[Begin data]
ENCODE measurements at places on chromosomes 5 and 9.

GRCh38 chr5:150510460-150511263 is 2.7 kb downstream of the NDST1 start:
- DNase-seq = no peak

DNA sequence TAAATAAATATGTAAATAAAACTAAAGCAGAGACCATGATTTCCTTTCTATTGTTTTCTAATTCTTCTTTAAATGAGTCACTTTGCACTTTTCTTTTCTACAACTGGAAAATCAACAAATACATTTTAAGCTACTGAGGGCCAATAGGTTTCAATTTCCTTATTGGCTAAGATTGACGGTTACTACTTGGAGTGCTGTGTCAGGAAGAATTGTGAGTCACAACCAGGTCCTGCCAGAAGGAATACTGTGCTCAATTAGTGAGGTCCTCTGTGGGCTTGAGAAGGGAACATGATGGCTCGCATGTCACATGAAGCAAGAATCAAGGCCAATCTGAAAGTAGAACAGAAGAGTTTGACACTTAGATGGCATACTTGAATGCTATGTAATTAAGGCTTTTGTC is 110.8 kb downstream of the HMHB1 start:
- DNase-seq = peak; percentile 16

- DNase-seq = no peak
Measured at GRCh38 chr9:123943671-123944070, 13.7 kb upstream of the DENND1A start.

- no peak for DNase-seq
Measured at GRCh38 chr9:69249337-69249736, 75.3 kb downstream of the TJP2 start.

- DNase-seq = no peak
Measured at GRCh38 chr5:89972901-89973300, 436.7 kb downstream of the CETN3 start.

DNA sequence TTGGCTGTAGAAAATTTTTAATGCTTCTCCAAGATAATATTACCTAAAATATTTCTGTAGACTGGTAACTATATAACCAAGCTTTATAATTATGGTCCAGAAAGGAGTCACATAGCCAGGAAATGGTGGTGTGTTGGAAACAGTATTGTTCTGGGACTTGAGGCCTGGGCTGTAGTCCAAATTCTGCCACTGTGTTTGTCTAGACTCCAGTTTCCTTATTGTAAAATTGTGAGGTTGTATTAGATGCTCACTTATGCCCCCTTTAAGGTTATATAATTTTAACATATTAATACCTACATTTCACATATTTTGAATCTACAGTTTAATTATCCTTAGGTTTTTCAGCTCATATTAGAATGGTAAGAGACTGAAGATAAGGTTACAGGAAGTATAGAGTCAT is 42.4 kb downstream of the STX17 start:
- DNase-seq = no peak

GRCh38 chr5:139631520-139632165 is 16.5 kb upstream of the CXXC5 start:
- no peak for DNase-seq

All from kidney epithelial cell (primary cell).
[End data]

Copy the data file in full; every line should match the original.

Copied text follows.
ENCODE measurements at places on chromosomes 5 and 9.

GRCh38 chr5:150510460-150511263 is 2.7 kb downstream of the NDST1 start:
- DNase-seq = no peak

DNA sequence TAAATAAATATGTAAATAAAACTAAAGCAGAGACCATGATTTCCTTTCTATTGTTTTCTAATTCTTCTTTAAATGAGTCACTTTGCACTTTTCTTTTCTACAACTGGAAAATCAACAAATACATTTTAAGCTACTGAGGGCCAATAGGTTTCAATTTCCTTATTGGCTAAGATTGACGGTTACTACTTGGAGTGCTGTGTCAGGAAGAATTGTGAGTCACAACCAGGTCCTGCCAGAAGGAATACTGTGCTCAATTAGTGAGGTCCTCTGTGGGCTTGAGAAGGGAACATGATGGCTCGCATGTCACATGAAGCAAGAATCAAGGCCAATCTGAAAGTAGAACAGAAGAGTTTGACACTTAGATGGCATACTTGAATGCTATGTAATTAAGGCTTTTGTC is 110.8 kb downstream of the HMHB1 start:
- DNase-seq = peak; percentile 16

- DNase-seq = no peak
Measured at GRCh38 chr9:123943671-123944070, 13.7 kb upstream of the DENND1A start.

- no peak for DNase-seq
Measured at GRCh38 chr9:69249337-69249736, 75.3 kb downstream of the TJP2 start.

- DNase-seq = no peak
Measured at GRCh38 chr5:89972901-89973300, 436.7 kb downstream of the CETN3 start.

DNA sequence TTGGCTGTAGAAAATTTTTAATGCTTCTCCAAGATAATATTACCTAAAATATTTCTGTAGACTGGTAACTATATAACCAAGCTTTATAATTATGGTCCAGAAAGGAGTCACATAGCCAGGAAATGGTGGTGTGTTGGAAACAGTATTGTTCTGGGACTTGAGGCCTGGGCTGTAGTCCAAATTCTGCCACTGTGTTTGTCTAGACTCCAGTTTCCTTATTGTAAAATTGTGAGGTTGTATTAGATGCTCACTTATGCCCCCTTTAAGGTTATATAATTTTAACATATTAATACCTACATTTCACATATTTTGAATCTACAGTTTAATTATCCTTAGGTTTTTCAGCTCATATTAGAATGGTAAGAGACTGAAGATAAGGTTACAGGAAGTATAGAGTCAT is 42.4 kb downstream of the STX17 start:
- DNase-seq = no peak

GRCh38 chr5:139631520-139632165 is 16.5 kb upstream of the CXXC5 start:
- no peak for DNase-seq

All from kidney epithelial cell (primary cell).